Procter and Gamble have once again gambled and lost, thanks to their Gillette razor line’s penchant for virtue-signalling.
Last week, Gillette drew massive criticism after they posted a photo of a dangerously obese woman on Twitter, urging women to “Go out there and slay the day.”
P&G’s attempt at being “body positive” quickly backfired, attracting those accusing the company of promoting obesity and those more than happy to attack the “plus-sized model,” Anna O’Brien.
“Please stop. Promoting this is dangerous,” one commenter said. “Being unhealthy is not a good thing.”
According to the Daily Mail, Gillette Venus -the feminine hygiene line- doubled down, defending O’Brien’s size.
“Venus is committed to representing beautiful women of all shapes, sizes, and skin types because ALL types of beautiful skin deserve to be shown,” the account tweeted.
Gillette has already declined in popularity, thanks in no small part to their campaign against “toxic masculinity.” Airing a commercial that criticized everything from roughhousing to Al Bundy, the ad ultimately backfired on the company by alienating men with a broad, generalizing brush.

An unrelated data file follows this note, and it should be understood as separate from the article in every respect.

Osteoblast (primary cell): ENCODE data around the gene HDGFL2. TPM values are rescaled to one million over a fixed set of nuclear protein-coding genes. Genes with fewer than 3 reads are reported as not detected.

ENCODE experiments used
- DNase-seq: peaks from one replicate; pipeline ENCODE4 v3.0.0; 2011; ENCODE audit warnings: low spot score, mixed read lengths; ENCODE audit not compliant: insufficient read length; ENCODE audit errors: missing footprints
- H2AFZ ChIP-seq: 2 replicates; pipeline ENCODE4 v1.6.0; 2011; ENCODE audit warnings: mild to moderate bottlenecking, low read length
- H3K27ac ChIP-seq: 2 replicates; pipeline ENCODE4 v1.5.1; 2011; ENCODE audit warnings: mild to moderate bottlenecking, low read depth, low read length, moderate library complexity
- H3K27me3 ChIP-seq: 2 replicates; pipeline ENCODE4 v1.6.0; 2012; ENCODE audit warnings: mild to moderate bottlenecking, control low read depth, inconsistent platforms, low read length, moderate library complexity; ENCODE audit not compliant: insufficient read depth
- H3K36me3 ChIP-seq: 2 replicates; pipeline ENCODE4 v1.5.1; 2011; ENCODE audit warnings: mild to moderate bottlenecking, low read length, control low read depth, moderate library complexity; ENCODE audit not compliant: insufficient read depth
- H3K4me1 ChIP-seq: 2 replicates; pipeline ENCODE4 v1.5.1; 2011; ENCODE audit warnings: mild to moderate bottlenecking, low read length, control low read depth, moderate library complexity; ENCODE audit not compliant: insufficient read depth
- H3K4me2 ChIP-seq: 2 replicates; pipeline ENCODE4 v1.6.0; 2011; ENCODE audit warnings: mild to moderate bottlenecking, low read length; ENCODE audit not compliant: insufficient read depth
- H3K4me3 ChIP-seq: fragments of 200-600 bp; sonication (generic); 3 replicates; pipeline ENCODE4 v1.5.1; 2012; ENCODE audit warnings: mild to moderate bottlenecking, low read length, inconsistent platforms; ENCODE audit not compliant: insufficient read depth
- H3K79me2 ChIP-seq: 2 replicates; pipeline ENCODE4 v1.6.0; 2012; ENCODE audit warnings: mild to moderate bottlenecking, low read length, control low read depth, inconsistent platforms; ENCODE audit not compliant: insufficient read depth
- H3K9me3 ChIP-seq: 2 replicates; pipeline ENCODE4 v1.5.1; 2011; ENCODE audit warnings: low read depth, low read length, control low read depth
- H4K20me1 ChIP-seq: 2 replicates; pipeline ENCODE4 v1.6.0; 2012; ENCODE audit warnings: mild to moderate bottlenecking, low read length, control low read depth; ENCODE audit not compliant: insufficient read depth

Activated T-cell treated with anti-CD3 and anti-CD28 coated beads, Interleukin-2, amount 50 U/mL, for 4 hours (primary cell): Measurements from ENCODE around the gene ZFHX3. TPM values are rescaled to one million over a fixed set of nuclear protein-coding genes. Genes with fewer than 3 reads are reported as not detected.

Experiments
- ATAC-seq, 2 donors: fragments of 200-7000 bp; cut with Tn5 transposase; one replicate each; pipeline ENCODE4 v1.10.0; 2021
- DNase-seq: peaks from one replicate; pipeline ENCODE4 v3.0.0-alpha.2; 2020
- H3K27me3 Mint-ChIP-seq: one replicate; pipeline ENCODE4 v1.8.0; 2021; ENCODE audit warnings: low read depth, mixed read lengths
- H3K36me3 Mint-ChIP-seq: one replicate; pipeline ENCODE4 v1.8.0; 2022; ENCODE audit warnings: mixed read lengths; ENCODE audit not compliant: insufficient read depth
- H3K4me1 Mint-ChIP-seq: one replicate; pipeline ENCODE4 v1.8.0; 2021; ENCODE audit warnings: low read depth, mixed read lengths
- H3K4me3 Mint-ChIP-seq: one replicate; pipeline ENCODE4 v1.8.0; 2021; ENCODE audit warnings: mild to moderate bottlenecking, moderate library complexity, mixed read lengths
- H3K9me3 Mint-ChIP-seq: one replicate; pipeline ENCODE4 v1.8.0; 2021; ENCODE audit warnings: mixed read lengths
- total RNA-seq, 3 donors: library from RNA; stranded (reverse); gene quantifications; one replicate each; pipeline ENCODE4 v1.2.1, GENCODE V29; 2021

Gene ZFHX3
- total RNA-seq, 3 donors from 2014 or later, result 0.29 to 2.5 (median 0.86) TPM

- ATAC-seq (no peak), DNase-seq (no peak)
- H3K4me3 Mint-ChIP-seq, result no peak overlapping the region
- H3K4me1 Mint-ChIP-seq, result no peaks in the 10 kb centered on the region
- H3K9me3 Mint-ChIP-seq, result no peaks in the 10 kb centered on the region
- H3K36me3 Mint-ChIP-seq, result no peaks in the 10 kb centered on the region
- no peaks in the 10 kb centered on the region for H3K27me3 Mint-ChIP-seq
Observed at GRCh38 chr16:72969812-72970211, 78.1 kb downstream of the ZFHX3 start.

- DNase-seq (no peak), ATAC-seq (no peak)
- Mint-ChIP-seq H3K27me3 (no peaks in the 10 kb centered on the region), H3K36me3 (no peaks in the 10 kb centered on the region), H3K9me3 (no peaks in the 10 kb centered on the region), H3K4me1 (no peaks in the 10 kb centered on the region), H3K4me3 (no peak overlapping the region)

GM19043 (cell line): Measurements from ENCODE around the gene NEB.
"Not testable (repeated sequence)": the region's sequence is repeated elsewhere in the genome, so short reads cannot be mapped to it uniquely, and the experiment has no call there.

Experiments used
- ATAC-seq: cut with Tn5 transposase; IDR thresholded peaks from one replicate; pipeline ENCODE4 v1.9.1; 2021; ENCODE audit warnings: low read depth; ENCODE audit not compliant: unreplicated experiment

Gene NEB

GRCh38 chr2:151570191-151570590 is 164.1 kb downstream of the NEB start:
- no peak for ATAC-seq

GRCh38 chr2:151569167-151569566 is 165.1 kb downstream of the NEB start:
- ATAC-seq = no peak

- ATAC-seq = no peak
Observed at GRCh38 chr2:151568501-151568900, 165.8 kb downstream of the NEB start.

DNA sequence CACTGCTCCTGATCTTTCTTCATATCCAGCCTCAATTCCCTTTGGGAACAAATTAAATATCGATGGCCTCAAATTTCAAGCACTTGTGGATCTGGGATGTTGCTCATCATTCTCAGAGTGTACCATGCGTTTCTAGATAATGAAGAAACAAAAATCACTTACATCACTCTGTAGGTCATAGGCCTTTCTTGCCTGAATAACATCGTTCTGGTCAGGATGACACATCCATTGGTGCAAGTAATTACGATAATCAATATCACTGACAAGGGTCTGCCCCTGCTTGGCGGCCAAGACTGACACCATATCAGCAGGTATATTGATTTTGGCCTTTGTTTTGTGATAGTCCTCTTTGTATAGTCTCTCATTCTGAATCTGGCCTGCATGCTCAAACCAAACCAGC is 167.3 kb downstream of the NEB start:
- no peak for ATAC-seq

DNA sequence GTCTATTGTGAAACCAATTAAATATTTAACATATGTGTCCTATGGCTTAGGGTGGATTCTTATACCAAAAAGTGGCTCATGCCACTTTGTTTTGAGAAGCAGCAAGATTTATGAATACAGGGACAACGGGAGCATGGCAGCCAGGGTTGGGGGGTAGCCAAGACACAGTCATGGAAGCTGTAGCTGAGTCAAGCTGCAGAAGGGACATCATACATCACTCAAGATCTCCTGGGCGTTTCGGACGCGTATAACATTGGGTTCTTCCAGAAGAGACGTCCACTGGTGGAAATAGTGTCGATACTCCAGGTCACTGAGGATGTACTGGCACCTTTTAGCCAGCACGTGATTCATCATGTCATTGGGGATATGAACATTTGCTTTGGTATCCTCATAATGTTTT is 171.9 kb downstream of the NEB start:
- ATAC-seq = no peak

“There are only, in the end, two options. Either we let boys act like boys or we force them to act like girls,” author Matt Walsh explained to the Daily Wire. “But the latter option makes as much sense as forcing girls to act like boys. You wouldn’t demand that your daughter stop playing with dolls and go out and wrestle in the grass instead. Why should we demand the reverse of boys?”
Go out there and slay the day 💪🏼 📸 Glitter + Lazers pic.twitter.com/cIc0R3JfpR— Gillette Venus (@GilletteVenus) April 3, 2019